U.S. nuncio says he’ll stay, helps prepare for synod, Biden-pope meeting
WASHINGTON — Archbishop Christophe Pierre, the 75-year-old apostolic nuncio to the United States, said when he met Pope Francis at the Vatican Sept. 6, the pope asked him to remain in his post instead of retiring. “He asked me to stay, so I stay as long as he wants. And I am happy to do so,” the archbishop told Catholic News Service. At the top of the nuncio’s to-do list is helping the Holy See prepare for Joe Biden’s first presidential visit to the Vatican, while the president is in Rome for an Oct. 30-31 summit of leading rich and developed nations. The archbishop confirmed the Biden-pope meeting indirectly: “It would be an anomaly if he did not meet the pope while in Rome,” especially since Biden is the first Catholic president in 58 years. Despite a “tense situation because of the agenda of the Democratic Party on abortion,” Archbishop Pierre said he believes it will be a good meeting.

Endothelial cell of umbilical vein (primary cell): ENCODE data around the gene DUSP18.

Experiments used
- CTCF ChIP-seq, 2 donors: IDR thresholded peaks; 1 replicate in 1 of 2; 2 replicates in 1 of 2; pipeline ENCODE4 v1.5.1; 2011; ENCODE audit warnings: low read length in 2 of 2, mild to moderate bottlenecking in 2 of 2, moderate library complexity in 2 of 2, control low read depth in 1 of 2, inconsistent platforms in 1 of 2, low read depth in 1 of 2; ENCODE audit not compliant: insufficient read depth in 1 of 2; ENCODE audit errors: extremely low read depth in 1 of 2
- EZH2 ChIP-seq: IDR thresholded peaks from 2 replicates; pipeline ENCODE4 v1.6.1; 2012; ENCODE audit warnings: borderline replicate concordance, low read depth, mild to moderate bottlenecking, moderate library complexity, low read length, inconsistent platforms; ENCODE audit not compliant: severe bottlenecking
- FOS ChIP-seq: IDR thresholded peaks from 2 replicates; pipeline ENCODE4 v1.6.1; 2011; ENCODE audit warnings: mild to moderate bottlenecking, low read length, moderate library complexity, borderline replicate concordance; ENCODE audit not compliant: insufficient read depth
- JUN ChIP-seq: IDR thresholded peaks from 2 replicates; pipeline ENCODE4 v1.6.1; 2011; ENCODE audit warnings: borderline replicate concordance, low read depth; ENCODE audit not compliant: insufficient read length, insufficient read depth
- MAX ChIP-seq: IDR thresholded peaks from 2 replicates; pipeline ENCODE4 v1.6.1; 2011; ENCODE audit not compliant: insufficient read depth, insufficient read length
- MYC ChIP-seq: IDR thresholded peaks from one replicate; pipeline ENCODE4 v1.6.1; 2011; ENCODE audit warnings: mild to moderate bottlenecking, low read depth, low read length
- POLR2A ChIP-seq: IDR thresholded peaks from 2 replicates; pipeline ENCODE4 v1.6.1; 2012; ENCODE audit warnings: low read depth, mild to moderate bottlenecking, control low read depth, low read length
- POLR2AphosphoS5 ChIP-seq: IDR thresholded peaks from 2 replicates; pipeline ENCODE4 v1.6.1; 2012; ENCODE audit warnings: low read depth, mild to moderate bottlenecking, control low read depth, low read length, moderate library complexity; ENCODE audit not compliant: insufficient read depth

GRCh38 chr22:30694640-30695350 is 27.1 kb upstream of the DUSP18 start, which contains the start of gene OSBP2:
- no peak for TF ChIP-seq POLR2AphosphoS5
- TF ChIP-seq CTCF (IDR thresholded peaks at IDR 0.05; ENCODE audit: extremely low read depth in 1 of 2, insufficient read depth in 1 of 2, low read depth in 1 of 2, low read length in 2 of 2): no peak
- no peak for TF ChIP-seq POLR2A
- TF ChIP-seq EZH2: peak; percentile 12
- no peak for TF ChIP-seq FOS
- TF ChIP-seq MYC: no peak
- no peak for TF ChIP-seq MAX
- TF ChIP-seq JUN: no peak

Pope, religious leaders plead for peace,
care for the earth
ROME — Standing in front of Rome’s Colosseum, Pope Francis called on members of all the world’s religions to be courageous enough to set aside self-centeredness and instead live with true and active compassion for the victims of war and poverty and for the earth. The pope and Orthodox, Oriental Orthodox, Anglican and Protestant representatives gathered for a brief Christian prayer service Oct. 7 before joining Muslim, Jewish, Hindu and Buddhist leaders in making an appeal for peace. Andrea Riccardi, founder of the Community of Sant’Egidio, which organized the meeting, said the need to respond to the COVID-19 pandemic, conflicts and the climate crisis have drawn religious believers together like never before. The pope urged religious believers to remember a key lesson of the pandemic, “namely, that we cannot remain healthy in a world that is sick.”
Pilgrims flock to beatified teen’s tomb in Assisi
ahead of feast day